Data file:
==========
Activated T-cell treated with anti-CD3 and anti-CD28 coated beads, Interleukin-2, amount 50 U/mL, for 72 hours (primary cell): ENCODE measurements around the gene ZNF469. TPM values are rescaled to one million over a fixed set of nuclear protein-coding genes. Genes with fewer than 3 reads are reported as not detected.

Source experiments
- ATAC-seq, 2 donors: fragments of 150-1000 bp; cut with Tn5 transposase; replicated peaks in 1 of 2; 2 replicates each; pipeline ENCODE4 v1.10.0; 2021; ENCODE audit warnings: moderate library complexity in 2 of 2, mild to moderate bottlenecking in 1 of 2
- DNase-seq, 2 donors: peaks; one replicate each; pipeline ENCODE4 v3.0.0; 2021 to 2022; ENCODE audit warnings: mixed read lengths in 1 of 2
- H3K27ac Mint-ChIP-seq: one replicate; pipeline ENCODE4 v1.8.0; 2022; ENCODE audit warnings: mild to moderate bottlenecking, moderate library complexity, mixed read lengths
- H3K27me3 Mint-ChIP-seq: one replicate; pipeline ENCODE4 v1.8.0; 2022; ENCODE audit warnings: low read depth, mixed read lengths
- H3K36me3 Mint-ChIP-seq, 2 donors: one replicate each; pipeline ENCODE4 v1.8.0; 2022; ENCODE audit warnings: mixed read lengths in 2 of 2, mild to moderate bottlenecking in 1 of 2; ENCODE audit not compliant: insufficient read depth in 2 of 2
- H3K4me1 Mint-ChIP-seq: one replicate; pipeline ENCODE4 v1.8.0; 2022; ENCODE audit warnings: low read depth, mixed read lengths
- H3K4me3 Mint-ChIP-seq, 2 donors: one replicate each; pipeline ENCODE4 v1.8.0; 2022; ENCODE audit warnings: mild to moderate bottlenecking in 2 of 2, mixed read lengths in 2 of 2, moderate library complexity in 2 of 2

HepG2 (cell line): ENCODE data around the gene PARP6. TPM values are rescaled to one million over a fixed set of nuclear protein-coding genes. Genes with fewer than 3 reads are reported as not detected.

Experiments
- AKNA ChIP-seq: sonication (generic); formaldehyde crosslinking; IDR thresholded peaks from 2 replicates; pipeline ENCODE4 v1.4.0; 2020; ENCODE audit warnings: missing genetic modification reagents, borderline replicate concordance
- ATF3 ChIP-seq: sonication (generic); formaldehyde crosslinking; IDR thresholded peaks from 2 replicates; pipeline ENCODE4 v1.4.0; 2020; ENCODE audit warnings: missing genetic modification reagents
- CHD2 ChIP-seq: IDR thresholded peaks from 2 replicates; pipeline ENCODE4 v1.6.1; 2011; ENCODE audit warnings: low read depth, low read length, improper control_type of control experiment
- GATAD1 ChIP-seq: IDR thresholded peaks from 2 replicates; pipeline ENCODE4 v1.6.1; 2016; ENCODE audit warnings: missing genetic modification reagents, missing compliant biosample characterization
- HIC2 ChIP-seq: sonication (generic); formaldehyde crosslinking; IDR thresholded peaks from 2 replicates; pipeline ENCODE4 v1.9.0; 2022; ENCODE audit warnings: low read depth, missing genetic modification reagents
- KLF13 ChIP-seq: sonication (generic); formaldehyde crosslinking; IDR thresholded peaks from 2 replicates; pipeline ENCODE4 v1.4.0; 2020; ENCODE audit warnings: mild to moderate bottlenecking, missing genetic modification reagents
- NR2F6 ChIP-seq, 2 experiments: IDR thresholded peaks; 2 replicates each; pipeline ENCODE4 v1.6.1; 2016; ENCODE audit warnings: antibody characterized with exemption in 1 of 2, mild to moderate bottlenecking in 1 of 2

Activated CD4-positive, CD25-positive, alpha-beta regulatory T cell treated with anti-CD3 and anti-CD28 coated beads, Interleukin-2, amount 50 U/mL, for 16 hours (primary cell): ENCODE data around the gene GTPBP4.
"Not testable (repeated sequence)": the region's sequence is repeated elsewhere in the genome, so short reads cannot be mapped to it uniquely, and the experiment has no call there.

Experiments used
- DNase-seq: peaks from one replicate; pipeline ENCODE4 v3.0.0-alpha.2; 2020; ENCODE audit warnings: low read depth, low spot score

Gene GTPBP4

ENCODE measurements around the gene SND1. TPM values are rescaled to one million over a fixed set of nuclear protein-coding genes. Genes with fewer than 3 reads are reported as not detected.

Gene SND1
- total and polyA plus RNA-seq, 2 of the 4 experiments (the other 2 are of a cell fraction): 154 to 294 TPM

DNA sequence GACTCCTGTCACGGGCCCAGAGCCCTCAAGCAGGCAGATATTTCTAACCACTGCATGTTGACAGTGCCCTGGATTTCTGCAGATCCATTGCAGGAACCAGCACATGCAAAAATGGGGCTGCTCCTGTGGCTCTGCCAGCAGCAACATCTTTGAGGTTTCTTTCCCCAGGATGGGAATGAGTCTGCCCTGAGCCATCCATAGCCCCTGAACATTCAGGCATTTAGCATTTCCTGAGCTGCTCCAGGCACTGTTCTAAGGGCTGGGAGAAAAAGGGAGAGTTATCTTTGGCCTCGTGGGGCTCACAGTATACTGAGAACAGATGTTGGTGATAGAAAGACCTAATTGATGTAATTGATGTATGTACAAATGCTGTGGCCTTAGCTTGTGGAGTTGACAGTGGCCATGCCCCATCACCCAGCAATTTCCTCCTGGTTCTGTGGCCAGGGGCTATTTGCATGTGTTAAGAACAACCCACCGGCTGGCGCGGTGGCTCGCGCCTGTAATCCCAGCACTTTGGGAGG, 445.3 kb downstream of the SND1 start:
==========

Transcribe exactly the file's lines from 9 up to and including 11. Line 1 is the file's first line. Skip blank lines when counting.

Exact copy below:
- H3K4me3 Mint-ChIP-seq, 2 donors: one replicate each; pipeline ENCODE4 v1.8.0; 2022; ENCODE audit warnings: mild to moderate bottlenecking in 2 of 2, mixed read lengths in 2 of 2, moderate library complexity in 2 of 2

HepG2 (cell line): ENCODE data around the gene PARP6. TPM values are rescaled to one million over a fixed set of nuclear protein-coding genes. Genes with fewer than 3 reads are reported as not detected.

Experiments